2. present all investment fees and costs as one-line item, by merging investment fees and indirect costs that relate to investment of the superannuation entity’s assets;
  3. remove advice fees (intra-fund advice costs) as a line item, and include this cost in the disclosure of administration fees; …’.

 

These are proposals … that the Institute has been advocating for many years.”

But, there were warning signals that the CP 308 proposals might not eventuate.  Page 6 of the Institute’s submission explained:

            “C1Q1 – Consumer testing some proposed changes

We are concerned that the proposal C1(b) seems to suggest that administration fees and costs should be merged with investment fees and costs.  We believe that such “merging” would be a very backward step.  This is because in order to give members and prospective members a sound basis for comparing the costs of two or more superannuation funds, the members need to know and consider:

  1. The fund administration fees and costs and the services provided for those fees and costs, and
  2. The investment fees and costs and the expected net investment returns in respect of all the various investment options.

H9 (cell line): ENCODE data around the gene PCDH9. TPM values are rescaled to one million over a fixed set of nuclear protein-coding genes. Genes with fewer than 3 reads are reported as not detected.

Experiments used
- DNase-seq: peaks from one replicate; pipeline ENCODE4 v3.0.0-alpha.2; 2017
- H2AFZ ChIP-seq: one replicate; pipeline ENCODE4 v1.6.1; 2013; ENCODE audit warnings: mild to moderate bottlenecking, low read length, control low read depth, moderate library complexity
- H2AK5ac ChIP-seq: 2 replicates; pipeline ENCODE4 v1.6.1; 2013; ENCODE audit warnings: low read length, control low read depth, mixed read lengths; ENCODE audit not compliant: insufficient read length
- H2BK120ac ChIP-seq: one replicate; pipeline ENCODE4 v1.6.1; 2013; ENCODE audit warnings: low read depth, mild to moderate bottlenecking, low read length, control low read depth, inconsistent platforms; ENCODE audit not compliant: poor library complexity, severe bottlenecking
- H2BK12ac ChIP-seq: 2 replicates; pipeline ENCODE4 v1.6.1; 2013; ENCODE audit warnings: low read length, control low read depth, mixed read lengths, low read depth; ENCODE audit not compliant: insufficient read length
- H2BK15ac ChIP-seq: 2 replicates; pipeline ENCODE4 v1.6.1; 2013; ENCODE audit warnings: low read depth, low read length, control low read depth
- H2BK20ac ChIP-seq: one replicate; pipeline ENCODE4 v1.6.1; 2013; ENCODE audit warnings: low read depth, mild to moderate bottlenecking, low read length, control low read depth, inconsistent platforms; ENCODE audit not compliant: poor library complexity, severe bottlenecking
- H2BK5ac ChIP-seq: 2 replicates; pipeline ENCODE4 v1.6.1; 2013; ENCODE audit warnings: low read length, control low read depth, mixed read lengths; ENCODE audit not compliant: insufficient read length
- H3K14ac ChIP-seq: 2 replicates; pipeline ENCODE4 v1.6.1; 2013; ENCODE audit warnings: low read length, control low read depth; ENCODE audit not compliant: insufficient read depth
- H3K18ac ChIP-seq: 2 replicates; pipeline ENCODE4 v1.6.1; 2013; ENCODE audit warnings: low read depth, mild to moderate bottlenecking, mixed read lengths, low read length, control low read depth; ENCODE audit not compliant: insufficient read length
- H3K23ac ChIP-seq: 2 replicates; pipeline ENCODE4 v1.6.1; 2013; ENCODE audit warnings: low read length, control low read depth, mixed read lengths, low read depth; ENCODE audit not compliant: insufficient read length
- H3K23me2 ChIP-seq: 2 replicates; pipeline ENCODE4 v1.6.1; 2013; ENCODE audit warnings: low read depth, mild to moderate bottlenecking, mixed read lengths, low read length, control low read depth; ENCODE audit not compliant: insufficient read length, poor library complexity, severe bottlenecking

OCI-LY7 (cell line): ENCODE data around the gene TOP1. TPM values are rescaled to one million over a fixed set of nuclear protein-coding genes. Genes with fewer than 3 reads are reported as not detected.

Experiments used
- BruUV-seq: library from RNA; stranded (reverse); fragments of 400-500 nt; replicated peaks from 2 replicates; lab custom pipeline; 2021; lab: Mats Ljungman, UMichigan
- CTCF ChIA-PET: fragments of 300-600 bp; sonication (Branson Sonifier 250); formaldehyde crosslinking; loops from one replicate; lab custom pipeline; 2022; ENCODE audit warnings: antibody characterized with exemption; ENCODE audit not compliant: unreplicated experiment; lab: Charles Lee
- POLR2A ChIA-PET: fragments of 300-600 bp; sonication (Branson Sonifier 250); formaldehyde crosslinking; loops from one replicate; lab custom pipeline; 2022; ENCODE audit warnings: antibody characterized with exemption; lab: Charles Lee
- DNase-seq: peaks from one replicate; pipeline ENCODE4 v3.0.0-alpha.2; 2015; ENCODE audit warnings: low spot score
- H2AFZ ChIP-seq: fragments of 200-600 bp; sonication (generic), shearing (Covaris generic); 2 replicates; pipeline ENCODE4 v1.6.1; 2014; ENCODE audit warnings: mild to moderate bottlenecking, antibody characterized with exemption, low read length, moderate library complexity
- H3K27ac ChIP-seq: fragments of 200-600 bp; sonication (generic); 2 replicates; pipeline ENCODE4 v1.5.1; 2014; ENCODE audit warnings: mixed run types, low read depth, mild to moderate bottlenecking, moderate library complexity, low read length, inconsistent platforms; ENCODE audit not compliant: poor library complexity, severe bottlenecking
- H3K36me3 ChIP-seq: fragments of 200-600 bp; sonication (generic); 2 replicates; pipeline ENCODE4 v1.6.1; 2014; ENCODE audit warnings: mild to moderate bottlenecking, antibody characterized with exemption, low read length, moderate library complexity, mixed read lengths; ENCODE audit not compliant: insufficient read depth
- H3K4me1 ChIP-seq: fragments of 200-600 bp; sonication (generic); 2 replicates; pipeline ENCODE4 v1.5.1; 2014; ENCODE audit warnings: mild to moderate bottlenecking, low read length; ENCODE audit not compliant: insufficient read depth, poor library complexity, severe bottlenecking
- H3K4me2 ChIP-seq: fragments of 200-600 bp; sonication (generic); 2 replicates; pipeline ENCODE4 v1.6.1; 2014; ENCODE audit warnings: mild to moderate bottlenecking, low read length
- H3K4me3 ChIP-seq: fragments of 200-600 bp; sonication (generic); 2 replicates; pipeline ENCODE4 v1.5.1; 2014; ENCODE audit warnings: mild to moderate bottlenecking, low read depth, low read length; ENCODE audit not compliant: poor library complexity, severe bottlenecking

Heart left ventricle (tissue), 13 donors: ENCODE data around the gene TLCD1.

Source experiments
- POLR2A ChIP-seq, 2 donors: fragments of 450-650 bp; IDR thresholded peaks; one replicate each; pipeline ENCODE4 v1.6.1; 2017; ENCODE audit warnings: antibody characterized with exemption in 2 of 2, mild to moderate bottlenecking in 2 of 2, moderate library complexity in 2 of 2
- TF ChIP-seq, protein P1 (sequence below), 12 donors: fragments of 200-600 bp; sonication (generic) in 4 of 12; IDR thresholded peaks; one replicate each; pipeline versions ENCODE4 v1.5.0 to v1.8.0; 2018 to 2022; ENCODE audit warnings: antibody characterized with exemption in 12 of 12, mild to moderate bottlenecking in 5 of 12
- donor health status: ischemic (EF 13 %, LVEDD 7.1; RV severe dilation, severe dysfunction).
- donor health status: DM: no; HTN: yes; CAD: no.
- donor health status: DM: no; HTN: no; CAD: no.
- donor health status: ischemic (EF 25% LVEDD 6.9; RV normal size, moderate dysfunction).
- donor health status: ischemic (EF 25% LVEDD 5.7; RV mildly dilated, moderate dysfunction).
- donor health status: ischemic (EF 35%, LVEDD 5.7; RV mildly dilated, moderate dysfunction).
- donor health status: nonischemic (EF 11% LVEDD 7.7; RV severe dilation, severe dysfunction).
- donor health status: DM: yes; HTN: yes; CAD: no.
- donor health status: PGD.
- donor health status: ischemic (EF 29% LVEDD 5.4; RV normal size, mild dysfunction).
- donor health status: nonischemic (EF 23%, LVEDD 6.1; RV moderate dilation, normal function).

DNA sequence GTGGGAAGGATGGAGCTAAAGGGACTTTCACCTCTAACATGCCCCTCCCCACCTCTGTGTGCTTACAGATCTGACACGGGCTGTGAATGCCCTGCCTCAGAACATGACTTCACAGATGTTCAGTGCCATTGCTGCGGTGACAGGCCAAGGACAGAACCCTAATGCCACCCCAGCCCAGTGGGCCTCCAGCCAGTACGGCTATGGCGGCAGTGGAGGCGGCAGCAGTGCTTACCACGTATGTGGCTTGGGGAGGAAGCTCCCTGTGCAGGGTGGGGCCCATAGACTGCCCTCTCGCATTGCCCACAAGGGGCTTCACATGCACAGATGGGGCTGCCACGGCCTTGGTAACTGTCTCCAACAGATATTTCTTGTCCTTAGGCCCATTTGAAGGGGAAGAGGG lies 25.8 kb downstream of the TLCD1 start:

Administration fees and costs and investment fees and costs have different attributes which make it necessary to demonstrate their effect on members in different ways.  …

If this key aspect of the CP 308 proposals is to be decided primarily on the basis of consumer testing, then we suggest that participants in the program would need to be given very carefully prepared information about the respective attributes of investment and administration services, fees and costs.  Perhaps they should also be asked,

if purchasing two apples and three oranges, would they prefer to know merely the cost of five fruit, or would they prefer to know the separate costs of apples and oranges?”